And so, behind our towers, we reduce this Jesus to our meal ticket to heavenly paradise while all-the-while ignoring the implications of this paradoxical life for us, for our lives, our institutions, even our politics. The name of Jesus is proclaimed, but the implications of his life and message are dismissed. We are much more quick to quote the second amendment than “turn the other cheek.” We are fast to declare our rights and slow to give them away for the least of these. We choose narratives of self-protection, winning, good guys vs. bad guys, and me and mine all the while believing the sad lie that this is how Jesus would have it.

For Herod, the tower eventually became his tomb. It could not protect him from death. They mocked Jesus as “the King of the Jews,” but to everyone’s great shock his resurrection movement spread all over not on account of his celebrity or power but his extraordinary humility. Early Christians longed to mimic his life in their martyrdom. Second century writer Justin Martyr wrote:

We who used to value the acquisition of wealth and possessions more than anything else now bring what we have into a common fund and share it with anyone who needs it. We used to hate and destroy one another and refused to associate with people of another race or country. Now, because of Christ, we live together with such people and pray for our enemies.

Clement of Alexandria wrote:

He impoverishes himself out of love, so that he is certain he may never overlook a brother in need, especially if he knows he can bear poverty better than his brother. He likewise considers the pain of another as his own pain. And if he suffers any hardship because of having given out of his own poverty, he does not complain.

Christians became known not as the brokers of power but ambassadors of love.

Herod’s tower became his tomb. For a lifetime, it held his fear, his insecurity, his fragility. For Jesus, these are the very things that open us up to resurrection-life.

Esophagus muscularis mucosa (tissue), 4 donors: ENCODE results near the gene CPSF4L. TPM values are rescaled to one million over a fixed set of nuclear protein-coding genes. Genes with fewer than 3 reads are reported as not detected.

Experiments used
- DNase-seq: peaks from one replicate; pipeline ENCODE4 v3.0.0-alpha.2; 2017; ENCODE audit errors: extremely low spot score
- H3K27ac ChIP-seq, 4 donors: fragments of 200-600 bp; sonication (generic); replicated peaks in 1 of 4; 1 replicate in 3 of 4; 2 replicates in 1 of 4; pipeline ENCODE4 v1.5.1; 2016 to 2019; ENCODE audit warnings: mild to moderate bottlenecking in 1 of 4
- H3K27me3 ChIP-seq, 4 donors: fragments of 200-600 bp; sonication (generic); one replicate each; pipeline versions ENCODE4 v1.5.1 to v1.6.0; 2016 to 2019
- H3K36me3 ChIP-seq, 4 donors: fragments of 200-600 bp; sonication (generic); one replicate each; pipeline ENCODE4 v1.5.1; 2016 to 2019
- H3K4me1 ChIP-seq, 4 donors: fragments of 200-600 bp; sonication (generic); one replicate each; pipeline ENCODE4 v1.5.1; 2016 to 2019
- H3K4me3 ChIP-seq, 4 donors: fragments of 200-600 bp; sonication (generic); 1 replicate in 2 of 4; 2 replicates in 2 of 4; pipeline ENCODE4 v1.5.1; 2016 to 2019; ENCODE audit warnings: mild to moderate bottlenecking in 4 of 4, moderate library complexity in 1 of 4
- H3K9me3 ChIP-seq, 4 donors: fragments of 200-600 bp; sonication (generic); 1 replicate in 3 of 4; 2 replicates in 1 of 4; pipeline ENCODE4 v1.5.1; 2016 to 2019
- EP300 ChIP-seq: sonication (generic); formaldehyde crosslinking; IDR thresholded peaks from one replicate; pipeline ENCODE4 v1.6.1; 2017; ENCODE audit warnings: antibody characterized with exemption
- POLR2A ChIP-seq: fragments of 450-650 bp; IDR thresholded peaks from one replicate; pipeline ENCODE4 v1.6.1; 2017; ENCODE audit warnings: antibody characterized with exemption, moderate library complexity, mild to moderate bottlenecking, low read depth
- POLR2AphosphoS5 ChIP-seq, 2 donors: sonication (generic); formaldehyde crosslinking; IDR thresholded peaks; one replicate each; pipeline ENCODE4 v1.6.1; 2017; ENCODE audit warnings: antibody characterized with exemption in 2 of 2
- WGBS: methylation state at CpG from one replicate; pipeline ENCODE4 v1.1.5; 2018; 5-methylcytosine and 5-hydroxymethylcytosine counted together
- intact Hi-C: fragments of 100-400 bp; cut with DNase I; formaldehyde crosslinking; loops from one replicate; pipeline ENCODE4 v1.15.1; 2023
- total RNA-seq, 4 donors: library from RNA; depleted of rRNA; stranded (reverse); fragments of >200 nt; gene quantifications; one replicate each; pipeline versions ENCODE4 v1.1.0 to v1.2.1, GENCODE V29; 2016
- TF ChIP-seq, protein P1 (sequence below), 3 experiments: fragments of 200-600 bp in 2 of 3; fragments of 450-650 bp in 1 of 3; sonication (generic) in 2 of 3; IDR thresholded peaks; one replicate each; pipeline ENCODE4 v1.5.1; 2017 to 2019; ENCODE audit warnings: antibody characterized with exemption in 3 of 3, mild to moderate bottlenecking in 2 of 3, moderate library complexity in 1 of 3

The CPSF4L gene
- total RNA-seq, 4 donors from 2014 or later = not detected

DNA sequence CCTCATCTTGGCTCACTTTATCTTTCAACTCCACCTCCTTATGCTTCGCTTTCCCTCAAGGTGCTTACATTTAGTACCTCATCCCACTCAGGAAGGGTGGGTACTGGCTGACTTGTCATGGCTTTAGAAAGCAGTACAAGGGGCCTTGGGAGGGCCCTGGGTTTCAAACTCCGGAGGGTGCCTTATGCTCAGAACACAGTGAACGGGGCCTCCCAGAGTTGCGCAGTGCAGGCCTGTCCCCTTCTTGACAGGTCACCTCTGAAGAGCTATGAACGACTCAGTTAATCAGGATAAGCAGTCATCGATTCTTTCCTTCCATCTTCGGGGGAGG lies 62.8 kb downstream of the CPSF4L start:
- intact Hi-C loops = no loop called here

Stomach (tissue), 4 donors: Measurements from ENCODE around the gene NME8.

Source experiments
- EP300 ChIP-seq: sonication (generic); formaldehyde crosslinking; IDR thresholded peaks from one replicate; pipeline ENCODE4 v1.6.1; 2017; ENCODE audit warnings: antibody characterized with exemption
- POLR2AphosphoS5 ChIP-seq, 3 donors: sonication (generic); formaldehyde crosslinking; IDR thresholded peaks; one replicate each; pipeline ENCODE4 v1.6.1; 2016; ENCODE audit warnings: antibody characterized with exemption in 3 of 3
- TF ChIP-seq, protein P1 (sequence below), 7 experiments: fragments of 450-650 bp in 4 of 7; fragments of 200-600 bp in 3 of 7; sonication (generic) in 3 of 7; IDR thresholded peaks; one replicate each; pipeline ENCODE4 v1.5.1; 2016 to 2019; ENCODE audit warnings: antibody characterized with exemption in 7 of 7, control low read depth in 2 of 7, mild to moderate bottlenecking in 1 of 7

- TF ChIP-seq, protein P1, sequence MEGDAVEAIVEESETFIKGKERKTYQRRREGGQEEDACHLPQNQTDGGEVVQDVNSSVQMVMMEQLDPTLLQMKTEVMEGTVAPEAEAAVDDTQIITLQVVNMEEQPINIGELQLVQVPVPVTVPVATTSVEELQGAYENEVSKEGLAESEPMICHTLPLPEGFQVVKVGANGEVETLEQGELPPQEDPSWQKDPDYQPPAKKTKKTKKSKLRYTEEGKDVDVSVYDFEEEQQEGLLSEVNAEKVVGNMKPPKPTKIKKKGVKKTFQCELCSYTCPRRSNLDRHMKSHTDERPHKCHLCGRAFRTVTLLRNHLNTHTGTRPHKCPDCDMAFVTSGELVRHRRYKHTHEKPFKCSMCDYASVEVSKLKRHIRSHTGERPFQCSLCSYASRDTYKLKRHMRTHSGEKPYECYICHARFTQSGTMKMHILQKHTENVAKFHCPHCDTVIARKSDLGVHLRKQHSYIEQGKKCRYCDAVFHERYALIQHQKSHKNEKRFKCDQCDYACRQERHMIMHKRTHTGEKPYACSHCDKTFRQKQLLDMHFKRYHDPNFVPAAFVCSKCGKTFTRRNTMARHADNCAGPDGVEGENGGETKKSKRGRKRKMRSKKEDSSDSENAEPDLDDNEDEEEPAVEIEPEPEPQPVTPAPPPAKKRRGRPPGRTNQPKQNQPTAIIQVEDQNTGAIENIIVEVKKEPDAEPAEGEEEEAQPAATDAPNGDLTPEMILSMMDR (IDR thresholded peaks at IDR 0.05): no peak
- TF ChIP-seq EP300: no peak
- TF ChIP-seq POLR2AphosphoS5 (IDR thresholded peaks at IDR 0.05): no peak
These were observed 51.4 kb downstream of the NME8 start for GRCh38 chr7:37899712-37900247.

The tomb of Jesus, however, became a kind of chrysalis in which a transformation took place. It is ever a reminder that we do not need to live lives of self-protection, hiding behind our rights, our walls, our weapons, our ethnicity, our self-righteousness. Jesus says, “Do not fear.”

Tough guys end up in tombs of their own making. In this political season, perhaps more than ever, we’ve got to keep our eyes focused on Jesus and let his life disrupt our fear, our comfort, our privilege, and our scapegoating. And no matter who ends up in political office, followers of Christ know that the real power isn’t in a position or title, but en Christo, in Christ, whose life animates ours, whose loving inspires ours, whose sacrifice stirs us to holy discomfort and radical grace.

Steve Mathonnet-VanderWell is away today. We welcome guest blogger Chuck De Groat. Chuck teaches pastoral counseling and care at Western Theological Seminary in Holland, Michigan. Thanks, Chuck!

Chuck DeGroat

Chuck teaches Pastoral Care and Christian Spirituality at Western Theological Seminary in Holland, Michigan. His sojourn as a pastor meandered through Orlando and out to San Francisco, where he started church counseling centers in both places. Chuck is a church consultant, a therapist, a spiritual director, and author of four books. He’s married to Sara and has two teenage daughters.